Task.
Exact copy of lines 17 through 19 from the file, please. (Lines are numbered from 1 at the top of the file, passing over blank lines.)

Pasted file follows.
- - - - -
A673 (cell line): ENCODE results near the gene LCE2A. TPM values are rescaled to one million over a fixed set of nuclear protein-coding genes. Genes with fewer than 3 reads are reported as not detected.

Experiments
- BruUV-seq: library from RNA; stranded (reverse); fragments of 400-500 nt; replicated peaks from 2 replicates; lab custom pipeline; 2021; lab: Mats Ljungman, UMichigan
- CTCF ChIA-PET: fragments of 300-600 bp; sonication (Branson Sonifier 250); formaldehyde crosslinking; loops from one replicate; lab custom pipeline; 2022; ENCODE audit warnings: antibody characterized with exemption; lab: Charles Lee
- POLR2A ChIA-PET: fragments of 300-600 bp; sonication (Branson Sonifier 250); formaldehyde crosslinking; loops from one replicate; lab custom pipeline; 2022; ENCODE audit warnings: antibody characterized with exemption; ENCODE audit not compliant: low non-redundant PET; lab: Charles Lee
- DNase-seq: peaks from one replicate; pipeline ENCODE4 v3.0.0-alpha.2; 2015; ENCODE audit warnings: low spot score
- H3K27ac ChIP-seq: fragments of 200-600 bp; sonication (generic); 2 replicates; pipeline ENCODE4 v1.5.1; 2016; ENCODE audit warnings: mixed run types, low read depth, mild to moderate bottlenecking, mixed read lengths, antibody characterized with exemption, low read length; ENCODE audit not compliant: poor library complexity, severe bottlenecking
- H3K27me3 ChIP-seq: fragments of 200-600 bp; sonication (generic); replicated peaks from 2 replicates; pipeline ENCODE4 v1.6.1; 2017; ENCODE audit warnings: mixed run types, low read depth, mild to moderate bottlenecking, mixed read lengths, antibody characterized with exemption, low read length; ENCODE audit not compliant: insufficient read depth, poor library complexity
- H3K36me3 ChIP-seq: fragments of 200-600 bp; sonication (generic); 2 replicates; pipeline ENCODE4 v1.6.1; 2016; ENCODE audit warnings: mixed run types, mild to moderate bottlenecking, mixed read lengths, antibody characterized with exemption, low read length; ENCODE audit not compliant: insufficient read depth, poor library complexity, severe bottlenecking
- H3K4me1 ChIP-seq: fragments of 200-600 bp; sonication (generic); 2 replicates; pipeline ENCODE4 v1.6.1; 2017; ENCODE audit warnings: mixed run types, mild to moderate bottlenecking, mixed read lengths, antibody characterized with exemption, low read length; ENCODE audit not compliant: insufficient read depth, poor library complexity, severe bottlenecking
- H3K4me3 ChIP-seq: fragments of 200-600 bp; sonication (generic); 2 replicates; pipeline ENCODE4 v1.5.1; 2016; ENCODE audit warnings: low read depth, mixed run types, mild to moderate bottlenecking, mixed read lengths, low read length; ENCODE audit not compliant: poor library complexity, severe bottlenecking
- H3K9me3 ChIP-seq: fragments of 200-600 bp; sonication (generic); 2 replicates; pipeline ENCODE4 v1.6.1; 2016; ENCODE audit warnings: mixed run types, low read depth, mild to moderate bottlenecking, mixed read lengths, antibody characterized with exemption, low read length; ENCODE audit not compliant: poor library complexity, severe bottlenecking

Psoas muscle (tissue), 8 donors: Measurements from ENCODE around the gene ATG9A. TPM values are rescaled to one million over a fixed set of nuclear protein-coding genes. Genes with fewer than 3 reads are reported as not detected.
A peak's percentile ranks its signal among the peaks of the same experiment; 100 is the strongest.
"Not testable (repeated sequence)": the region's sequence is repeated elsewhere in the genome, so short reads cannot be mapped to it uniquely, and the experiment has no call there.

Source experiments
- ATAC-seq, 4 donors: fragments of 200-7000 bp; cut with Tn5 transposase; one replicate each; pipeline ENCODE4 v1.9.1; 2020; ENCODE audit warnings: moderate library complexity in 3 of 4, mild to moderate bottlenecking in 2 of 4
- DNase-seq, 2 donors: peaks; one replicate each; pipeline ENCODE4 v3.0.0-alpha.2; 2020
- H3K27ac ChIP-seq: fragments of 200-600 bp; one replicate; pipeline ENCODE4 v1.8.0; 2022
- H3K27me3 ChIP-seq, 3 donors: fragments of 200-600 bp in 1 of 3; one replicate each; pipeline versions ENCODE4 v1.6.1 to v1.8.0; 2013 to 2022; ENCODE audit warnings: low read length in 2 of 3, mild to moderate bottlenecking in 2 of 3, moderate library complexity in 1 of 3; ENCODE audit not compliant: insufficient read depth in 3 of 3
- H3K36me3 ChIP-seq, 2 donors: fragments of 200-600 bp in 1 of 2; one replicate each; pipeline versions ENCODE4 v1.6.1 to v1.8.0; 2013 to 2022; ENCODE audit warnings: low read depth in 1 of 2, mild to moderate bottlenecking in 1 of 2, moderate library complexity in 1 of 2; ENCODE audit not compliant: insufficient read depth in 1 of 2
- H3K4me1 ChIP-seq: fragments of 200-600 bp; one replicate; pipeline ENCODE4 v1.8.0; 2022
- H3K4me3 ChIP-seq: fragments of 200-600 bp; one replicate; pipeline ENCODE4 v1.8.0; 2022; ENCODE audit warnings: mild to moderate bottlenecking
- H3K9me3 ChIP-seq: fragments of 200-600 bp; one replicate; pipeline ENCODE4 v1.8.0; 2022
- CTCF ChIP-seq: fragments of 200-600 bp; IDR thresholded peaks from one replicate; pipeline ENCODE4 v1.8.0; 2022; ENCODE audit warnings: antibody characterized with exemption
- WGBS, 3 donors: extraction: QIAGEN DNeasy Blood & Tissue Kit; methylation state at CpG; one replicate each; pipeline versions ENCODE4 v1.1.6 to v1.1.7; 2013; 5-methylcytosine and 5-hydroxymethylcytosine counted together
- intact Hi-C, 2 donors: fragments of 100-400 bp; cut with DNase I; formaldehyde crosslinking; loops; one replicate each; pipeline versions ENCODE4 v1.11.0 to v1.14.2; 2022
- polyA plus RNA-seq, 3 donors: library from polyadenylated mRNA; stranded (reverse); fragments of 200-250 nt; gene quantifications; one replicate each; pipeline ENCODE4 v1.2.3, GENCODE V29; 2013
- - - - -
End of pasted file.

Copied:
- ATAC-seq, 4 donors: fragments of 200-7000 bp; cut with Tn5 transposase; one replicate each; pipeline ENCODE4 v1.9.1; 2020; ENCODE audit warnings: moderate library complexity in 3 of 4, mild to moderate bottlenecking in 2 of 4
- DNase-seq, 2 donors: peaks; one replicate each; pipeline ENCODE4 v3.0.0-alpha.2; 2020
- H3K27ac ChIP-seq: fragments of 200-600 bp; one replicate; pipeline ENCODE4 v1.8.0; 2022